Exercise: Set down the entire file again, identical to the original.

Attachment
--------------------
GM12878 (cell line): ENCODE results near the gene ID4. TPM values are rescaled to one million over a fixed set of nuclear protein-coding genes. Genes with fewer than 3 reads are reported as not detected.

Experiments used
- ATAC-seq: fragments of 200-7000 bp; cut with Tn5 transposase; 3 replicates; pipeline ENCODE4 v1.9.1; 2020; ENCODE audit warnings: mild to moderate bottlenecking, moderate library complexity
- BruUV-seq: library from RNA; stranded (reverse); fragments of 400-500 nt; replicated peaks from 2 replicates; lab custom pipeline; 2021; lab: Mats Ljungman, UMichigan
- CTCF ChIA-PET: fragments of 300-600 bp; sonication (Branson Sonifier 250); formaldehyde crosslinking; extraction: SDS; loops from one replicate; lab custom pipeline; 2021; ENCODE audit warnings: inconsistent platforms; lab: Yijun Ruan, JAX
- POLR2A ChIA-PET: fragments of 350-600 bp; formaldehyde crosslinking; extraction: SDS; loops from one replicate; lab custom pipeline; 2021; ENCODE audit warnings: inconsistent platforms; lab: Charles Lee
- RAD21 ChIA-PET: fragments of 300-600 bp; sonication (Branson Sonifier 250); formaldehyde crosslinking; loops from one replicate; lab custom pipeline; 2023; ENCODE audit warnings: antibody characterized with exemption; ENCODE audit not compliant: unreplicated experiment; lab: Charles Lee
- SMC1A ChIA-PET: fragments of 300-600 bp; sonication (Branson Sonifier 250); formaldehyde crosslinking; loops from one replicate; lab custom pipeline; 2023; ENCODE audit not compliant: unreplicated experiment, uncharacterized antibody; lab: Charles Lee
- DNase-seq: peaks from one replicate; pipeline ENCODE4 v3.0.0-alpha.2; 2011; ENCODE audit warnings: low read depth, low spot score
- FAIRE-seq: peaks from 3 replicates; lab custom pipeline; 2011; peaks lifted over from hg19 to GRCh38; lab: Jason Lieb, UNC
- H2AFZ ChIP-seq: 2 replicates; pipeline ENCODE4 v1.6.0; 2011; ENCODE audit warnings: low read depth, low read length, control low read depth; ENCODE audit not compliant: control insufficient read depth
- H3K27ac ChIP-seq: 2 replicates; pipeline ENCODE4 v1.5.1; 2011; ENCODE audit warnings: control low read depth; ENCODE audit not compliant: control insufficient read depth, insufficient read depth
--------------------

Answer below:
GM12878 (cell line): ENCODE results near the gene ID4. TPM values are rescaled to one million over a fixed set of nuclear protein-coding genes. Genes with fewer than 3 reads are reported as not detected.

Experiments used
- ATAC-seq: fragments of 200-7000 bp; cut with Tn5 transposase; 3 replicates; pipeline ENCODE4 v1.9.1; 2020; ENCODE audit warnings: mild to moderate bottlenecking, moderate library complexity
- BruUV-seq: library from RNA; stranded (reverse); fragments of 400-500 nt; replicated peaks from 2 replicates; lab custom pipeline; 2021; lab: Mats Ljungman, UMichigan
- CTCF ChIA-PET: fragments of 300-600 bp; sonication (Branson Sonifier 250); formaldehyde crosslinking; extraction: SDS; loops from one replicate; lab custom pipeline; 2021; ENCODE audit warnings: inconsistent platforms; lab: Yijun Ruan, JAX
- POLR2A ChIA-PET: fragments of 350-600 bp; formaldehyde crosslinking; extraction: SDS; loops from one replicate; lab custom pipeline; 2021; ENCODE audit warnings: inconsistent platforms; lab: Charles Lee
- RAD21 ChIA-PET: fragments of 300-600 bp; sonication (Branson Sonifier 250); formaldehyde crosslinking; loops from one replicate; lab custom pipeline; 2023; ENCODE audit warnings: antibody characterized with exemption; ENCODE audit not compliant: unreplicated experiment; lab: Charles Lee
- SMC1A ChIA-PET: fragments of 300-600 bp; sonication (Branson Sonifier 250); formaldehyde crosslinking; loops from one replicate; lab custom pipeline; 2023; ENCODE audit not compliant: unreplicated experiment, uncharacterized antibody; lab: Charles Lee
- DNase-seq: peaks from one replicate; pipeline ENCODE4 v3.0.0-alpha.2; 2011; ENCODE audit warnings: low read depth, low spot score
- FAIRE-seq: peaks from 3 replicates; lab custom pipeline; 2011; peaks lifted over from hg19 to GRCh38; lab: Jason Lieb, UNC
- H2AFZ ChIP-seq: 2 replicates; pipeline ENCODE4 v1.6.0; 2011; ENCODE audit warnings: low read depth, low read length, control low read depth; ENCODE audit not compliant: control insufficient read depth
- H3K27ac ChIP-seq: 2 replicates; pipeline ENCODE4 v1.5.1; 2011; ENCODE audit warnings: control low read depth; ENCODE audit not compliant: control insufficient read depth, insufficient read depth